Written by Elizabeth Landau
Pasadena, CA – What does glitter have to do with finding stars and planets outside our solar system? Space telescopes may one day make use of glitter-like materials to help take images of new worlds, according to researchers at NASA’s Jet Propulsion Laboratory in Pasadena, California.
Standard telescopes use solid mirrors to image far-away objects. But the large, complex mirrors needed for astronomy can be quite expensive and difficult to construct. Their size and weight also add to the challenges of launching a space telescope in the first place.
Written by David E. Gillespie
Fort Campbell, KY – Lacking only the glitz and glamour of Hollywood’s red carpet, Veteran filmmakers were stars in their own rights as a four-day “I Was There” Film Workshop culminated in a packed-house screening event at Cole Park Commons Thursday.
With a unique approach to treating the psychological damages of war, the free workshop encouraged Soldiers to share their experiences through mentored filmmaking classes at Fort Campbell’s Warrior Transition Battalion.
NASA scientists say United States could be in for Megadroughts if current rate of Greenhouse Gas Emissions continues
Written by Steve Cole
Washington, D.C. – Droughts in the U.S. Southwest and Central Plains during the last half of this century could be drier and longer than drought conditions seen in those regions in the last 1,000 years, according to a new NASA study.
The study, published Thursday in the journal Science Advances, is based on projections from several climate models, including one sponsored by NASA. The research found continued increases in human-produced greenhouse gas emissions drives up the risk of severe droughts in these regions.
Written by Rob Gutro
Greenbelt, MD – Some of the coldest air of the 2014-2015 winter season was settling over the eastern two-thirds of the U.S. on February 13th, 2015. That Arctic air mass brought wind chills from below zero to the single numbers from the Midwest to the Mid-Atlantic.
Despite the cold on the surface, infrared NASA satellite imagery revealed even colder temperatures in cloud tops associated with the air mass.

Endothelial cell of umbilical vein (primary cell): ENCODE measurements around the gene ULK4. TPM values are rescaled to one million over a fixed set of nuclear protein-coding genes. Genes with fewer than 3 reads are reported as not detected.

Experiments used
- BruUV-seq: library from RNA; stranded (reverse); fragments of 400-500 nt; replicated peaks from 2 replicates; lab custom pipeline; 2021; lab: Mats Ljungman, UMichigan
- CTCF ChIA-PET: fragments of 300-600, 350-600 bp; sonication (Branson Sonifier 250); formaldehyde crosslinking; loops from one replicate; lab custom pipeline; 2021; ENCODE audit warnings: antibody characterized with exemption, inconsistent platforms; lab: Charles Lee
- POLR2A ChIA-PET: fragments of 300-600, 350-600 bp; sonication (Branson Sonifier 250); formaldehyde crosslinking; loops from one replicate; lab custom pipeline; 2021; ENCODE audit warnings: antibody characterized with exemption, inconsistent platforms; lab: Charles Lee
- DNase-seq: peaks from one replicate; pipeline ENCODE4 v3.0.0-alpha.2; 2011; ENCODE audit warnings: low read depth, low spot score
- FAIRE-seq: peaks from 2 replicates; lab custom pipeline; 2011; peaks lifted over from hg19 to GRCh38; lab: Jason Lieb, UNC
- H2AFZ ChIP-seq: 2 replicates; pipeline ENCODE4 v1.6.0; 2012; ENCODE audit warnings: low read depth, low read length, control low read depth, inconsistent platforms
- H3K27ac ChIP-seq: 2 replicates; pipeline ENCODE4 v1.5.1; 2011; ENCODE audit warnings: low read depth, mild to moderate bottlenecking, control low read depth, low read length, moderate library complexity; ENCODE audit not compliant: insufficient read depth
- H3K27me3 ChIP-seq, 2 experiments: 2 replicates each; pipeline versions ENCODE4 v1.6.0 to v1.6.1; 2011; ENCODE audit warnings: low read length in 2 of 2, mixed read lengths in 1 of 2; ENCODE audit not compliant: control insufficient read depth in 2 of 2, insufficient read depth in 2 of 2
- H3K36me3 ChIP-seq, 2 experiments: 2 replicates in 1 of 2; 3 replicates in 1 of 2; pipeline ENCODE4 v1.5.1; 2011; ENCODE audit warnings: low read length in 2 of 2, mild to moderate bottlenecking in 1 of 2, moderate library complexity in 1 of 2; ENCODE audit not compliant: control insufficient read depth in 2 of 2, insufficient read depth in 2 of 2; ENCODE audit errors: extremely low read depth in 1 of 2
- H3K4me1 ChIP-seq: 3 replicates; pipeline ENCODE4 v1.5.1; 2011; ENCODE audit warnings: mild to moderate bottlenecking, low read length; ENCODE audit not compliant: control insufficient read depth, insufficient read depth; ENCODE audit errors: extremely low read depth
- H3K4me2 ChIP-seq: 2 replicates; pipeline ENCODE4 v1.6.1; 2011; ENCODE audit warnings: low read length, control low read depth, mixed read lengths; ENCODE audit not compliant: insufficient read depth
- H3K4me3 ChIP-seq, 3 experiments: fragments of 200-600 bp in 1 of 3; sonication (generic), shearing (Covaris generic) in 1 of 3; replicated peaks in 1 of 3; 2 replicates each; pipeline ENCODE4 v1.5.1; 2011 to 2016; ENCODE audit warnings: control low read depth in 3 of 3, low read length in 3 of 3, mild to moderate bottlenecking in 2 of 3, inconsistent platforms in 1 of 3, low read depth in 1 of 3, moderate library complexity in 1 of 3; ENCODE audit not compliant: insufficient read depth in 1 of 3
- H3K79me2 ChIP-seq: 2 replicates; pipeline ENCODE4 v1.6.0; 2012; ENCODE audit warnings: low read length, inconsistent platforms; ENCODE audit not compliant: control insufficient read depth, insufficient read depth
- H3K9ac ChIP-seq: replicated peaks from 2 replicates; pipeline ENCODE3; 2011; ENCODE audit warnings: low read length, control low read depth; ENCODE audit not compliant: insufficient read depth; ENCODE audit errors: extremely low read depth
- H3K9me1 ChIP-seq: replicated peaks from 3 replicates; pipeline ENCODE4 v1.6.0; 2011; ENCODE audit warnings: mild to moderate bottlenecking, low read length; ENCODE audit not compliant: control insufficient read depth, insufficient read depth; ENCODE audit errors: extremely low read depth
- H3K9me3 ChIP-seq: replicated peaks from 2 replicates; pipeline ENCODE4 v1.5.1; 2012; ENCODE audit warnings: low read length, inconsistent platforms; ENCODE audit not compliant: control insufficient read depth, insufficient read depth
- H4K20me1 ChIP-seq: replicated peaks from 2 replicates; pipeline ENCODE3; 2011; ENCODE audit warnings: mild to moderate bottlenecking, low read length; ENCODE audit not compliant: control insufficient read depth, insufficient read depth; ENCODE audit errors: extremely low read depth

NOAA’s GOES-East satellite provided a visible and infrared picture of the clouds associated with the Arctic air mass, as they stretched from the eastern Dakotas to the Mid-Atlantic region.
Written by Guy Webster
Pasadena, CA – A panorama from one of the highest elevations that NASA’s Mars Exploration Rover Opportunity has reached in its 11 years on Mars includes the U.S. flag at the summit.
The view is from the top of “Cape Tribulation,” a raised section of the rim of Endeavour Crater. The panorama spans the interior of the 14-mile-wide (22-kilometer-wide) crater and extends to the rim of another crater on the horizon.
Opportunity has driven 25.9 miles (41.7 kilometers) since it landed in the Meridiani Planum region of Mars on January 25th, 2004 (Universal Time, which was January 24th, PST).
Murfreesboro, TN – The holidays are over and everyone is recovering from the barrage of gifts, food, family and friends. Now that you’re past that, it’s time to think about theft because State Farm® says January is the top month for theft claims.
There are a couple of reason for this. Everyone is getting their December credit card statements and reporting fraudulent charges or identity theft following the holiday shopping season, and many people travel for vacation to warmer climates during this month, leaving their home exposed to burglars. «Read the rest of this article»
Written by Spc. Caitlyn Byrne
Monrovia, Liberia – With 79 percent humidity and a warm ocean breeze, Thanksgiving for Soldiers deployed in Monrovia, Liberia, feels far from traditional. But thanks to a plethora of Thanksgiving activities and fare, Soldiers can still get into the holiday spirit throughout the Joint Forces Command – United Assistance area of operations in Liberia.
In support of the U.S. Agency for International Development, the JFC- UA is assisting the government of Liberia in containing the Ebola virus, while also synchronizing the establishment of Ebola treatment units across Liberia and training health care workers to staff the ETUs.
APSU Department of Theatre and Dance to put on new show “Broadway on the Cumberland” November 20th-23rd
Clarksville, TN – Next fall, the Austin Peay State University Department of Theatre and Dance will offer a Bachelor of Fine Arts degree with a concentration in musical theatre. That means some of the glamour and energy of the big New York shows will begin trickling into the University’s Trahern Theater.
Later this month, the department will offer a sneak peak of that program with its new show, “Broadway on the Cumberland.”
Washington, D.C. – The first Monday in September, Labor Day is a creation of the labor movement and is dedicated to the social and economic achievements of American workers.
It constitutes a yearly national tribute to the contributions workers have made to the strength, prosperity, and well-being of our country.
Through the years the nation gave increasing emphasis to Labor Day. The first governmental recognition came through municipal ordinances passed during 1885 and 1886.
Tennessee Department of Agriculture reports additional Tennessee counties quarantined for Emerald Ash Borer
Nashville, TN – A quarantine for Emerald Ash Borer, an invasive insect that destroys ash trees has been expanded to include more Tennessee counties. Bradley County, McMinn County, Meigs County and Polk County have been added to the list of areas restricted for the movement of ash trees and ash tree products.
EAB was recently found in McMinn and Polk counties and it is believed that EAB is also likely to be present in Bradley and Meigs counties. This brings the total number of Tennessee counties under a state and federal EAB quarantine to 38.
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